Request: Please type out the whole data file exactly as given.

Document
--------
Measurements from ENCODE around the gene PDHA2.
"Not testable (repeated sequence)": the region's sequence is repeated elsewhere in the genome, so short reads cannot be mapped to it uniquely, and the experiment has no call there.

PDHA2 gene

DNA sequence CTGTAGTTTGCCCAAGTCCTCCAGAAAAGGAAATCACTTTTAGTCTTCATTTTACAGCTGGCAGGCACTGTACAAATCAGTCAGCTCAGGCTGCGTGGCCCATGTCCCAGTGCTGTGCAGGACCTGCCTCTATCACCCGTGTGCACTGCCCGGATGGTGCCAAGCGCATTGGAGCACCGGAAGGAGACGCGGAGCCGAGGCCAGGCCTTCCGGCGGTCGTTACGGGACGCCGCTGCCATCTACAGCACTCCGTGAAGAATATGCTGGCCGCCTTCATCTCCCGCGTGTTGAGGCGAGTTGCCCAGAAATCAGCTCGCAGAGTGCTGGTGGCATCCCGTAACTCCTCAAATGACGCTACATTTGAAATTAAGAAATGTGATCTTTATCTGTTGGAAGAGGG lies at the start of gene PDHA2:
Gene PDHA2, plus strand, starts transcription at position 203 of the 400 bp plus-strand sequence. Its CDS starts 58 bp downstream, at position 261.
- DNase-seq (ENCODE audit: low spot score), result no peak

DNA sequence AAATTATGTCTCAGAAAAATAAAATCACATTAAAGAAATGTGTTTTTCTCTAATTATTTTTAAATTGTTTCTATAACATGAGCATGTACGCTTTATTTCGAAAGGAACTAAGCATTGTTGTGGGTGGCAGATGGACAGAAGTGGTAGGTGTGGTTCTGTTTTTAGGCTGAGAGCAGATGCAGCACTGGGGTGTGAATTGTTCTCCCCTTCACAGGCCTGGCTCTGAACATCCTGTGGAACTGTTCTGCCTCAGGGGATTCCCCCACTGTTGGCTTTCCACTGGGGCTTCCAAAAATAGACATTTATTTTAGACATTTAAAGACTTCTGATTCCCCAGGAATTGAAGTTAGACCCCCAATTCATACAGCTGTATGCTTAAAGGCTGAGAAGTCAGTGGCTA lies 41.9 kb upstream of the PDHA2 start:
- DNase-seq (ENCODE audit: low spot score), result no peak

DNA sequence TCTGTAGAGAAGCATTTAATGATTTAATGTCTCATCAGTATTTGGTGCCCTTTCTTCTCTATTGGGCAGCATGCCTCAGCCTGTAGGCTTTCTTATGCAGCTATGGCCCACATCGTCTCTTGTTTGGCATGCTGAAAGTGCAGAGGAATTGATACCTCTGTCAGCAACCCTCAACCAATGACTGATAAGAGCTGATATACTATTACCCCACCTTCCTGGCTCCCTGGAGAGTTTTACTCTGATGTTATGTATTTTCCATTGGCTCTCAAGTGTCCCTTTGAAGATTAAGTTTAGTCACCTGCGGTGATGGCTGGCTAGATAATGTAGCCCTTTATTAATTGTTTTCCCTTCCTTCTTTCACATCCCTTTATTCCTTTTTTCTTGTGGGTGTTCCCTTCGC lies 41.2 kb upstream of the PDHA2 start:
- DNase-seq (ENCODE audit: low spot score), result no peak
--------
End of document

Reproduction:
Measurements from ENCODE around the gene PDHA2.
"Not testable (repeated sequence)": the region's sequence is repeated elsewhere in the genome, so short reads cannot be mapped to it uniquely, and the experiment has no call there.

PDHA2 gene

DNA sequence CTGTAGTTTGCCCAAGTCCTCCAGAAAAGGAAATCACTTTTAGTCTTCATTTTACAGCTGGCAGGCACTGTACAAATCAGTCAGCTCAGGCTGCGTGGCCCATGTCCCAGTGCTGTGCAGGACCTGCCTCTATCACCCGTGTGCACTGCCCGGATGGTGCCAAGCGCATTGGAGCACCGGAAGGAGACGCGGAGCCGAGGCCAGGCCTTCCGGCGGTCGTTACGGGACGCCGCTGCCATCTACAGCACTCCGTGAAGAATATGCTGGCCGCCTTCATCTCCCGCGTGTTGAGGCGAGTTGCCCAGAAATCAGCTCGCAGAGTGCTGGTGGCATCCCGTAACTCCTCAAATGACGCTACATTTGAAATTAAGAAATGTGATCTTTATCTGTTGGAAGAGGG lies at the start of gene PDHA2:
Gene PDHA2, plus strand, starts transcription at position 203 of the 400 bp plus-strand sequence. Its CDS starts 58 bp downstream, at position 261.
- DNase-seq (ENCODE audit: low spot score), result no peak

DNA sequence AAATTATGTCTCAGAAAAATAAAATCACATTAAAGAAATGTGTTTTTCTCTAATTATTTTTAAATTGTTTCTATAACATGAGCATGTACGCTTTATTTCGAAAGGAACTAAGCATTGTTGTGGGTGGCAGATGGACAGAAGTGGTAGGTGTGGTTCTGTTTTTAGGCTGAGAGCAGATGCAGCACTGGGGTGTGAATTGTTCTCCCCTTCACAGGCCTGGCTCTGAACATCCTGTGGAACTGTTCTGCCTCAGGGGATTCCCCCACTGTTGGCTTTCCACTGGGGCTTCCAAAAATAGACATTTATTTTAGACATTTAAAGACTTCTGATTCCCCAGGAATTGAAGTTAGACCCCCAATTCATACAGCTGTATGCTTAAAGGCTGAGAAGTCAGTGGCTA lies 41.9 kb upstream of the PDHA2 start:
- DNase-seq (ENCODE audit: low spot score), result no peak

DNA sequence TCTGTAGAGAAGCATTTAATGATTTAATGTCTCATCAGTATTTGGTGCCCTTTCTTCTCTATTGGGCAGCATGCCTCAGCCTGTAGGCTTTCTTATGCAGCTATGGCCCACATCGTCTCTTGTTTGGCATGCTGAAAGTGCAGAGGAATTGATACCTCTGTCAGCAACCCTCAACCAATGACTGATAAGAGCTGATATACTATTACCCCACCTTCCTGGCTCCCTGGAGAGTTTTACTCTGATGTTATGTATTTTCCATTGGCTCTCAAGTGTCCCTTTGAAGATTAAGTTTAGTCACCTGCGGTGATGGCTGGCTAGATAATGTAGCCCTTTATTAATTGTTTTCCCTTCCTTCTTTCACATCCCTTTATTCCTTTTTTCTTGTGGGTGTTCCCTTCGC lies 41.2 kb upstream of the PDHA2 start:
- DNase-seq (ENCODE audit: low spot score), result no peak